Well, it’s not only high school kids who are tempted to replace school cafeteria food with UberEats or one of the other app-activated delivery services. Any kid with a cell phone and a lunch period can do it.
When I lived in my Belltown apartment building with mostly young neighbors, you could get run over between 6pm and 8pm by the number of fast delivery food service people beating a path to the concierge desk with carefully wrapped bags of microwaveable gourmet take-out. Heaven forbid you should have an emergency leak or something during that time. Building staff were entirely occupied being the conduits for Seattle’s vast array of online food vendors.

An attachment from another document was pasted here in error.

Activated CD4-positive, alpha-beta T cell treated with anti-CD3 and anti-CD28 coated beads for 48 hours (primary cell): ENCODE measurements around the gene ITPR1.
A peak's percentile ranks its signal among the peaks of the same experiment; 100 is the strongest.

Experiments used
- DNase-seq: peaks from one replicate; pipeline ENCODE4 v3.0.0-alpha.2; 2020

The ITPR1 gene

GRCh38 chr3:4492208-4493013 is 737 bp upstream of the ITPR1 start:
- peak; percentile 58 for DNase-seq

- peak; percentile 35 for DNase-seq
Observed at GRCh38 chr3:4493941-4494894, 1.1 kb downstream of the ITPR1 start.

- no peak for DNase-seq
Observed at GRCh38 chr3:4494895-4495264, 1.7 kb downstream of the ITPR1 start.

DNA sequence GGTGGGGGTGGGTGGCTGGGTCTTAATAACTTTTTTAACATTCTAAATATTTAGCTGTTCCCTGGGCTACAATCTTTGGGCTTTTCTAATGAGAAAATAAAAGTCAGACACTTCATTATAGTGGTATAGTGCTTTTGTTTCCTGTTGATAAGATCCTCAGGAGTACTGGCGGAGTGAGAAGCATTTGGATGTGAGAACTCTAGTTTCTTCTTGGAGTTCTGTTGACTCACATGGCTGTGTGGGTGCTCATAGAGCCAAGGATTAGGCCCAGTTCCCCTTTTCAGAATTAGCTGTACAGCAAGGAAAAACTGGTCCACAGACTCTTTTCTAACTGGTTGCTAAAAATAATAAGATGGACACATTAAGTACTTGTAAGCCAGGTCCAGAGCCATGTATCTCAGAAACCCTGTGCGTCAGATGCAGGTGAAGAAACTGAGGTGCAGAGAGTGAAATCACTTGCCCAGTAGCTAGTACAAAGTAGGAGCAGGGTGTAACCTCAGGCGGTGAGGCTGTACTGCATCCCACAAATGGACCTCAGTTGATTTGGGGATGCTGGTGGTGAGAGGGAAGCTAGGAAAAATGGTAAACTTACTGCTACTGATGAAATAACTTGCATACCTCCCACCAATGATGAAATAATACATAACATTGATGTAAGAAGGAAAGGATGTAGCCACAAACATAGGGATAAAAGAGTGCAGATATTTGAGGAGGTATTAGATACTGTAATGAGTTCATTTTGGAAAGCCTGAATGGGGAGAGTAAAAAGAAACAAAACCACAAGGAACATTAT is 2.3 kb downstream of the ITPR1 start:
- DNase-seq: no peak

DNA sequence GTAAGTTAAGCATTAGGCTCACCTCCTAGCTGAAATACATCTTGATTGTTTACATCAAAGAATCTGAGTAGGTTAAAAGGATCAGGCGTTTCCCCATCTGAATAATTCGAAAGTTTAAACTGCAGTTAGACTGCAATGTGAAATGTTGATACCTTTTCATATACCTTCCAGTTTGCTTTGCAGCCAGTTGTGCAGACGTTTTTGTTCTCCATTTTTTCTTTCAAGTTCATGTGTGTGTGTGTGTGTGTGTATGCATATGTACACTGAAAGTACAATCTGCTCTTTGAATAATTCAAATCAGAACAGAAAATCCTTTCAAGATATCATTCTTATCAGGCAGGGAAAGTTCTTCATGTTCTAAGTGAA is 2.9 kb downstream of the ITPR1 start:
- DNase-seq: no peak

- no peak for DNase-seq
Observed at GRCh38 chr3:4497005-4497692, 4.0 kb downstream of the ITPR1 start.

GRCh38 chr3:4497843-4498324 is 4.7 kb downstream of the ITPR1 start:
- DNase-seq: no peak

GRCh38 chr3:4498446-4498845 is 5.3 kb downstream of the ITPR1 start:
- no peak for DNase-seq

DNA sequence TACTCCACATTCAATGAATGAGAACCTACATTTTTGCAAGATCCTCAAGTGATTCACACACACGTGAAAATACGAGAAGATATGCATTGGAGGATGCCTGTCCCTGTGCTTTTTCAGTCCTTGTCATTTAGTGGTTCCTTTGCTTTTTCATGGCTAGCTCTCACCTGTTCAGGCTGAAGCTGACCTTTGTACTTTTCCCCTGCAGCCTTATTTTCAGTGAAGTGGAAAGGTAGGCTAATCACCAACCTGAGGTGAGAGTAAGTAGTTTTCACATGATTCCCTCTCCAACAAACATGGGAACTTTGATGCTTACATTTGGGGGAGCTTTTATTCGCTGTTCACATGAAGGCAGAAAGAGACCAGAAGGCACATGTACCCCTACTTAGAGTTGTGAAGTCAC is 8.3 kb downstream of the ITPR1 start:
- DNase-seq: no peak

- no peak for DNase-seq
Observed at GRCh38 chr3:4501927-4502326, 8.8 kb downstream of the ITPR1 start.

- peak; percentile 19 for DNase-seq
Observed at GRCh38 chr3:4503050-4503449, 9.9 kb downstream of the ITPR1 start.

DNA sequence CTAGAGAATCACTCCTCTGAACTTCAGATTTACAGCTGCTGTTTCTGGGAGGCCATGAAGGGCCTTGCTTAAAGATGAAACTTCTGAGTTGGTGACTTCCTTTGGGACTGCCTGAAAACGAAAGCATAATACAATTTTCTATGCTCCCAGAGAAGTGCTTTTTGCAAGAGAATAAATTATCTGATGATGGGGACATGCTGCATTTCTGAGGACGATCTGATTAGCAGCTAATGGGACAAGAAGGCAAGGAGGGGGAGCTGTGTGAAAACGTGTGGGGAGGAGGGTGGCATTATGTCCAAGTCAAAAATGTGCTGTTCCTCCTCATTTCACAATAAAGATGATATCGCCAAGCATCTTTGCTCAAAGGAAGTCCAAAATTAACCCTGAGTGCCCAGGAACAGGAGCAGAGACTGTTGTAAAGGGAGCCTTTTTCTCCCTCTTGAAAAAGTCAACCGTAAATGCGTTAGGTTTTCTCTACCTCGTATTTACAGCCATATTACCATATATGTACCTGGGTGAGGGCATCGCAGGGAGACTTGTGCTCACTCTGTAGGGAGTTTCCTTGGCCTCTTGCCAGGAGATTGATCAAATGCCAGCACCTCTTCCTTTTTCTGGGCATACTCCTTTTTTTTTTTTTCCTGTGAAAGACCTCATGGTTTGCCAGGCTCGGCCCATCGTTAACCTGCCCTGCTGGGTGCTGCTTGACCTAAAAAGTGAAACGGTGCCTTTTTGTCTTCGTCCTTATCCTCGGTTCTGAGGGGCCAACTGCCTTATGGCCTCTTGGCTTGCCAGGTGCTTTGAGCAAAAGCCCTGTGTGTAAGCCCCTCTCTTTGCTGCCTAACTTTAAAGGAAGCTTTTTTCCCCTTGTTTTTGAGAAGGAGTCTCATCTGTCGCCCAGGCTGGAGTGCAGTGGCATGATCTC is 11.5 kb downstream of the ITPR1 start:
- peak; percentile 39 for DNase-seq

I can well imagine why busy high school front offices are loathe to be in that role. Then there is all the added mess from the discarded containers, greasy wrappings and leftover partially consumed food items. Perhaps most importantly, school food services make some attempt to provide lunches that are nutritionally balanced and healthy for students.
This is probably a natural extension in some ways for students used to ordering things online. But no, schools can’t become food delivery heaven. Too chaotic, too unhealthy for students favoring greasy burgers and salty fries every day, and too unfair to the kids without the means to tap an app just because the day’s cafeteria menu doesn’t excite.